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I think travel can be not only fun, but truly life altering for kids who have the luxury of growing up experiencing first-hand that the world is bigger than their own neighborhood. Travel can turn really bring to life information that is taught in schools and can even aid in breaking down negativity or fear about those who are “different” from ourselves.
That is one of the big reasons that I put travel as a priority for my family, and in turn started this site. However, I don’t think that travel should be reserved for those families and children fortunate enough to be in the upper income brackets.
Miles and points make it possible for many of us to carve out affordable opportunities for our children to travel even on limited budgets, but not everyone can do what we do to make that happen. So, when my friend Matt Kepnes (better known online as Nomadic Matt) told me about a nonprofit he was starting to enable high school students in underserved US communities send students overseas, I was immediately interested.
The new nonprofit is called FLYTE, The Foundation for Leadership and Youth Travel Education, initially the focus will be on providing support, funding, and advice for high school students and their teachers in rural or economically depressed communities travel overseas (this may expand to include college study abroad opportunities in the future). Their goal is to enable experiences such as a history teacher showing his students the D-Day beaches of France, a foreign language teacher immersing her students in the language and culture, and the biology teacher teaching sustainability in the jungles of Costa Rica.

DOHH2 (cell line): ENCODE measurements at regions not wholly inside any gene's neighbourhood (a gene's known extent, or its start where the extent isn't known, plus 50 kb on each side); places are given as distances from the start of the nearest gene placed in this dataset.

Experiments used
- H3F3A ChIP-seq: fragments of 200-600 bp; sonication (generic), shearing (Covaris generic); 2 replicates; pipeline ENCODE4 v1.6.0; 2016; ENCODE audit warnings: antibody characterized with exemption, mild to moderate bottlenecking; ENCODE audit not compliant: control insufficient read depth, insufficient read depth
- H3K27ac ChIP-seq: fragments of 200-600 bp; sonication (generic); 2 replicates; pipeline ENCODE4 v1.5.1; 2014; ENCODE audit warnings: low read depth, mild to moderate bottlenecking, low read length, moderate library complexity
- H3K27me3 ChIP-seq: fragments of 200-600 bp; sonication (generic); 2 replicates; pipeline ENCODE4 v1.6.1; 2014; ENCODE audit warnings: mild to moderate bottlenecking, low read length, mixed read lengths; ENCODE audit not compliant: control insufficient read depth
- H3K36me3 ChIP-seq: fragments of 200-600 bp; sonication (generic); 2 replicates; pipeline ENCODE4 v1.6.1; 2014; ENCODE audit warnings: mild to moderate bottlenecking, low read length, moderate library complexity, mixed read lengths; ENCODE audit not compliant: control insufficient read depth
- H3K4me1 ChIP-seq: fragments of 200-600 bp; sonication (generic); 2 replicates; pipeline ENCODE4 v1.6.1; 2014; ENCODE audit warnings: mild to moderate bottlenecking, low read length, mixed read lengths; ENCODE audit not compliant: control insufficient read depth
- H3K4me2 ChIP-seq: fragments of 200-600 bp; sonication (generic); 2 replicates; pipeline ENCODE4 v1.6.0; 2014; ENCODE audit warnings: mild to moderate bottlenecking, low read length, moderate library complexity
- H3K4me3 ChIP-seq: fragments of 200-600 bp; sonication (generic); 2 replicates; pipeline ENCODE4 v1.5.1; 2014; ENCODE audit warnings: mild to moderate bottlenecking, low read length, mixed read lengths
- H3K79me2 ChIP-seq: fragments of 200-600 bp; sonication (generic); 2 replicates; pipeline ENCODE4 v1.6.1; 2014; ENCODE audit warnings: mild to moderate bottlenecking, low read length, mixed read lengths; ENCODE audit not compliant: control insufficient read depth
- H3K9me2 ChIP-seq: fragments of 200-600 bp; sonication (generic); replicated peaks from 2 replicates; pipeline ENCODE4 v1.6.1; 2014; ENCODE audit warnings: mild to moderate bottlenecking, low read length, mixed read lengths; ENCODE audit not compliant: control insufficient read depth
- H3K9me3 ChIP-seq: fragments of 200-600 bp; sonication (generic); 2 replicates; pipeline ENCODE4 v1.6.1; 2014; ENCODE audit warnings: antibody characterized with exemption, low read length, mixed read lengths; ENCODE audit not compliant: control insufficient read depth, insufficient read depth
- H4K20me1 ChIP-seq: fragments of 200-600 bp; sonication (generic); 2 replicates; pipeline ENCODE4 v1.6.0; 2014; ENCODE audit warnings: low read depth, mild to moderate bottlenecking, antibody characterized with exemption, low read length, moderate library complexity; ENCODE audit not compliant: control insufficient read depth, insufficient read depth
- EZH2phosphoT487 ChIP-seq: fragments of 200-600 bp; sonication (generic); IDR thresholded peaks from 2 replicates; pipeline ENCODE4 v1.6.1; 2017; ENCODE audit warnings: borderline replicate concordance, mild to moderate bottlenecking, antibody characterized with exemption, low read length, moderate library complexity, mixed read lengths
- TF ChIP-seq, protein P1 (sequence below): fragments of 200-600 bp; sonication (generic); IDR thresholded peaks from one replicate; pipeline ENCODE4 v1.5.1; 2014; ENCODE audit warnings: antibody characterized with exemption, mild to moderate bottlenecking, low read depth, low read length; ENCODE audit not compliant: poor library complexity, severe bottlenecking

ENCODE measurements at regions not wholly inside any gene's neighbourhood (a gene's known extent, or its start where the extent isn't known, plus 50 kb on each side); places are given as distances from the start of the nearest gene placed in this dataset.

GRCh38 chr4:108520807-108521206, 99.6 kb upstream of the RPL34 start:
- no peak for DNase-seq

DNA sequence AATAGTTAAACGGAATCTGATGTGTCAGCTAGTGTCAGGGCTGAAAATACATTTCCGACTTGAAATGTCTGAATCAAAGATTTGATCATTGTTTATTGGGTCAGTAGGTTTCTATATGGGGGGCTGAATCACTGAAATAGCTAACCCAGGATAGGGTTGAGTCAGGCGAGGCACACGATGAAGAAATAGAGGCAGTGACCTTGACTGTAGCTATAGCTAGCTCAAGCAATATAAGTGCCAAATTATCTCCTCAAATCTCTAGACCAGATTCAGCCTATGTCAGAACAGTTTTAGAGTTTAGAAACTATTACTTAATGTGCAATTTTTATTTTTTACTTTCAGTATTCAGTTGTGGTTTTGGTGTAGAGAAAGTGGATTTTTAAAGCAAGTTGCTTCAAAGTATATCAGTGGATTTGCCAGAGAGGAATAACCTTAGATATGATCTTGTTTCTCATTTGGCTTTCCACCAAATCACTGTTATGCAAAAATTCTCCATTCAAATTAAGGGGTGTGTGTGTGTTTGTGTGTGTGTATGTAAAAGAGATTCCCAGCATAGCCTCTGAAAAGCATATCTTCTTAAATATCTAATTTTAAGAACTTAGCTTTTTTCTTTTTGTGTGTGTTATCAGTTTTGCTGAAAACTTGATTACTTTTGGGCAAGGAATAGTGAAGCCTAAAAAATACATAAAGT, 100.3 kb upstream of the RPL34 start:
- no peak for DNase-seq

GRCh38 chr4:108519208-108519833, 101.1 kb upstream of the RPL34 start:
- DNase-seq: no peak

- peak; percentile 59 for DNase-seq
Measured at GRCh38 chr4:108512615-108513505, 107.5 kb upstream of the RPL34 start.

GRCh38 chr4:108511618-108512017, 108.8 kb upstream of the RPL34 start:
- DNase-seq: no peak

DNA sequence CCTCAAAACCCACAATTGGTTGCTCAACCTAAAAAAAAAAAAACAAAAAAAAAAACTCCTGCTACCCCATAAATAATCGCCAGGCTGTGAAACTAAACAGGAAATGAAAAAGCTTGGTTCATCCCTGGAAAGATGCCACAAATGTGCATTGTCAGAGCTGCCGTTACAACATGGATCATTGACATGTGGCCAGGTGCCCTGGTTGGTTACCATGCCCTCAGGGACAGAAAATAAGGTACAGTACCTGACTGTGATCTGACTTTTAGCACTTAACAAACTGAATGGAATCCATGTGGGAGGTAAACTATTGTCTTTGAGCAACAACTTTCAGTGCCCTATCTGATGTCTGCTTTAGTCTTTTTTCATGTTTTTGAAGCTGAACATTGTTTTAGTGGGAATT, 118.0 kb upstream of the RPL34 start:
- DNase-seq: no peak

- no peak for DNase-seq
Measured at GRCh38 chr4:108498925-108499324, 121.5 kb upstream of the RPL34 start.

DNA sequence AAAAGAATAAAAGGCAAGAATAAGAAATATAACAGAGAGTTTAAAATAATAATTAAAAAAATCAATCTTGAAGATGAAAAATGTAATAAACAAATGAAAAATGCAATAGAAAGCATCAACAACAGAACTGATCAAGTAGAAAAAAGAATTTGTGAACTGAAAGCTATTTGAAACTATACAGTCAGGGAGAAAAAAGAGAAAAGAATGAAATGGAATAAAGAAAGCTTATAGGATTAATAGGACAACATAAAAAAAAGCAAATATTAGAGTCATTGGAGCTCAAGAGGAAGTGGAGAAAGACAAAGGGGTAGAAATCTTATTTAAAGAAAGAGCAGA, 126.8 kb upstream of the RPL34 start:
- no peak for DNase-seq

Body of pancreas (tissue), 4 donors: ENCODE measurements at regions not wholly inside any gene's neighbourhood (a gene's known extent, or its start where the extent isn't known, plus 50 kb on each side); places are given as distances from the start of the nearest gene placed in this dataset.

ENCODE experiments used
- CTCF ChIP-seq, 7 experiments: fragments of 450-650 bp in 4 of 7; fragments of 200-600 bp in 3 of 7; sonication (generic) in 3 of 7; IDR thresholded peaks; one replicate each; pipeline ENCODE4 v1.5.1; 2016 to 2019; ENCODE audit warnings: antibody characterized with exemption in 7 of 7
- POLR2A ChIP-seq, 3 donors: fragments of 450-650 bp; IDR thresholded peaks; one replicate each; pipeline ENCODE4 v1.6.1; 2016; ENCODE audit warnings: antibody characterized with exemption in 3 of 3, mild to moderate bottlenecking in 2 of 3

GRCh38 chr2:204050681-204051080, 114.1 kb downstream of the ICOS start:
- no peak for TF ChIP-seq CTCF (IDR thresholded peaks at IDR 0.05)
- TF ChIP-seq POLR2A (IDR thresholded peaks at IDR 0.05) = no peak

I’m sure lots of teachers and schools would absolutely love to provide those sort of experiences to their students, but most schools aren’t going to have the money or experience to run those sort of trips. Even if they did, many students won’t have the finances to afford to participate.
However, with the help of FLYTE, hopefully that can start to change. FLYTE’s goal is to raise $250,000 over the next few weeks to launch the foundation and coordinate five student trips in the first year (and the more funding they get, the more trips they can run).
If you are interested in helping fund this organization, they are seeking donations as small as $10. Those that donate will get access to updates about the student expeditions, their progress, and foundation events, as well as messages from the teachers and students about their travels.
For those that can donate more, there are some extra goodies as incentives for higher donations:
$25 — Nomadic Matt’s two travel e-books (How to Teach English Overseas, the Ultimate Guide to Travel Hacking), and the electronic city guides to NYC, Paris, Bangkok, Amsterdam, Stockholm, and Hong Kong. (Value: $91)
$50 — All of the above PLUS a signed copy of Nomadic Matt’s print book, How to Travel the World on $50 a Day, a FLTYE t-shirt, and one with the saying “Keep Calm and Travel On.”
$100 — All of the above PLUS 30 minutes of travel planning with Nomadic Matt, a FLYTE bumper sticker, and a personal thank-you message from the class that your donation helps send overseas.
$500 — All of the above PLUS an hour total of travel planning with Nomadic Matt, a souvenir from the students’ trip, and a backpack from REI for your own!
$1,000 — All of the above PLUS a free flight to anywhere in your region of the world and three extra copies of Nomadic Matt’s print book.
$2,000 — All of the above (except the free flight) PLUS Nomadic Matt will fly you to NYC for two nights, put you up in an Airbnb, take you to lunch, you’ll be listed as a premium donor on FLYTE’s website and be invited to special donor events (U.S. residents only.)
For those who want more details, you can head to their FAQ here. If you are a teacher in a rural or inner-city school and would like to apply for the program you can email email@example.com. A final detail is that the organization does not yet have 501(c)3 status, but this should reportedly change in the future.
I’m excited to see what this organization is able to do to bring travel to more students who otherwise may not get to experience the world as so many of our children have.